Thursday, February 26, 2009

Looks like people are already Diggin' the Youtube video!

It has been up for only a couple of days, and yet someone has Dugg the video! Check out the Digg on Odyssey House of Utah!

Tuesday, February 24, 2009

Odyssey House of Utah on YouTube!

Odyssey House Utah now has a presence on your favorite video site. We noticed that many of our Odyssey House colleagues accross the country have begun to use the site, and we wanted to follow suit! We will upload success story videos once they are completed, however, until then you may see many of the lives touched by us in the Odyssey House youtube video.

Friday, February 20, 2009

Odyssey House Utah Now Holding Cocaine Anonymous Meeting!

In an effort to build additional community supports with our outpatient clients, we now host a CA meeting on Fridays from 6 pm to 7 pm at the our Outpatient Program (340 East 100 South, Salt Lake City). As of now, we are holding only the previously mentioned meeting but will hold more if the turnout is strong! It is a very accessible location that is near a very good coffee shop, Nostalgia. Join us for the fight to recovery!
Location: Odyssey House Utah Outpatient Program
Address: 340 East 100 South, Salt Lake City, UT 84111
Time: 6:00pm - 7:00pm
Who: Anyone interested in CA and recovery

Thursday, February 19, 2009

Are you a parent with a teenager that is experimenting with drugs?

Discovering that your loved one is experimenting with and/or abusing substances can be very difficult and emotional. At Odyssey House of Utah, we have been working with clients and families for nearly 40 years to overcome substance abuse. The following is a set of tips to help you know what to do if you discover that your loved one has made some poor choices:

Tips for Parents

No addict can be forced to give up the drug

  • If you decide to give an ultimatum, require treatment, not abstinence. People who engage in treatment will be better able to achieve abstinence because they will be given the tools and support they need to maintain abstinence over the long term.

  • The idea of your child wanting treatment in order to be effective is a myth. Most that go to treatment and are successful have been encouraged by external pressure (parents or the court system) to do so.

Start with yourself. Gain knowledge about addiction and find the courage to deal with it

  • Your child may feel alone, isolated, alienated, and cut off from others. That is the definition of addiction – an uncontrollable, compulsive drug craving, seeking and use even in the face of negative health and social consequences.

  • Roughly 21.6 million Americans aged 12 or older (9.1% of the population) were classified as having a substance abuse problem or addiction.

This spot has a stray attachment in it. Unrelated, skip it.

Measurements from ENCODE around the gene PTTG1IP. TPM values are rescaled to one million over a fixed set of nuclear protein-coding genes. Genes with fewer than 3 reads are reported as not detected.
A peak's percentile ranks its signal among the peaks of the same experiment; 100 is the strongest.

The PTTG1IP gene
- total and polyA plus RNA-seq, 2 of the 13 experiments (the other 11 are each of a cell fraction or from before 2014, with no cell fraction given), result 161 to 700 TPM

• Do not give up – you cannot help the other person without helping yourself first.

Do not treat the addiction on your own

  • Attempting to do so is the equivalent of attempting to perform a medical operation without the proper training. There are inherent risks and potentially serious consequences. Specialists have spent years in school and in the field and trusting the care of your child with them immensely increases their chances of long term abstinence.

Accept the reality – no matter how harsh

  • Denial is very common and allows the problem to continue. It delays the inevitable and only works until the truth becomes so obvious and the crises become so dramatic.

  • Understand that facing the truth head on is the best chance you have at beginning the fight against addiction.

Do not let the addiction control your behavior. Do not be ambivalent, at any cost. Do not panic.

  • It is hard to do this when you are dealing with a person who cannot take care of themselves, but if you are not healthy and safe then there is little chance you can be strong and effective at helping others.

Try and understand your child and make him/her feel that you care.

  • Understand that while your child made the choice to try the drug, they did not choose to become addicted. Their brain is now functioning abnormally and their drug use is out of control. They need and deserve the same care and treatment as anyone else with a chronic illness would receive.

Be patient. Do not look for shortcuts. Recovery can take between 4 to 6 months and often times longer.

  • Find a treatment program that treats all of your child’s individual problems together, such as drug addiction, behavioral issues, mental illness and/or life skills.

Do something. To do nothing is the second worst choice you can make.

  • Consider a formal intervention

  • Enlist a professional to help plan the intervention

  • Bring together the people most significant to the user (3 to 6 is best, no children) – the people who are concerned and who have clout with him or her. Only include people who are comfortable with the process.

  • Have a plan – decide who is going to say what.

  • Make all arrangements for the person to begin treatment immediately following the intervention. Know the details about the treatment facility.

  • Identify the objections you might hear from your child and be prepared to answer each one.

  • Decide what consequences you’re prepared to follow through with if the person refuses to enter treatment. For a teenager, it might be: “We will file a petition with the court to have you placed in treatment.”

  • Be prepared to follow through with these consequences if treatment is refused.

  • Tell your child that you care about them but explain your concerns. Bring a list of examples. Be truthful and clear.

  • Get a commitment from your child that they’re willing to get help and get them there immediately.

Feel free to visit our Odyssey House Utah Squidoo Lens as well as our Odyssey House of Utah Propeller site for more information on our vocational training program.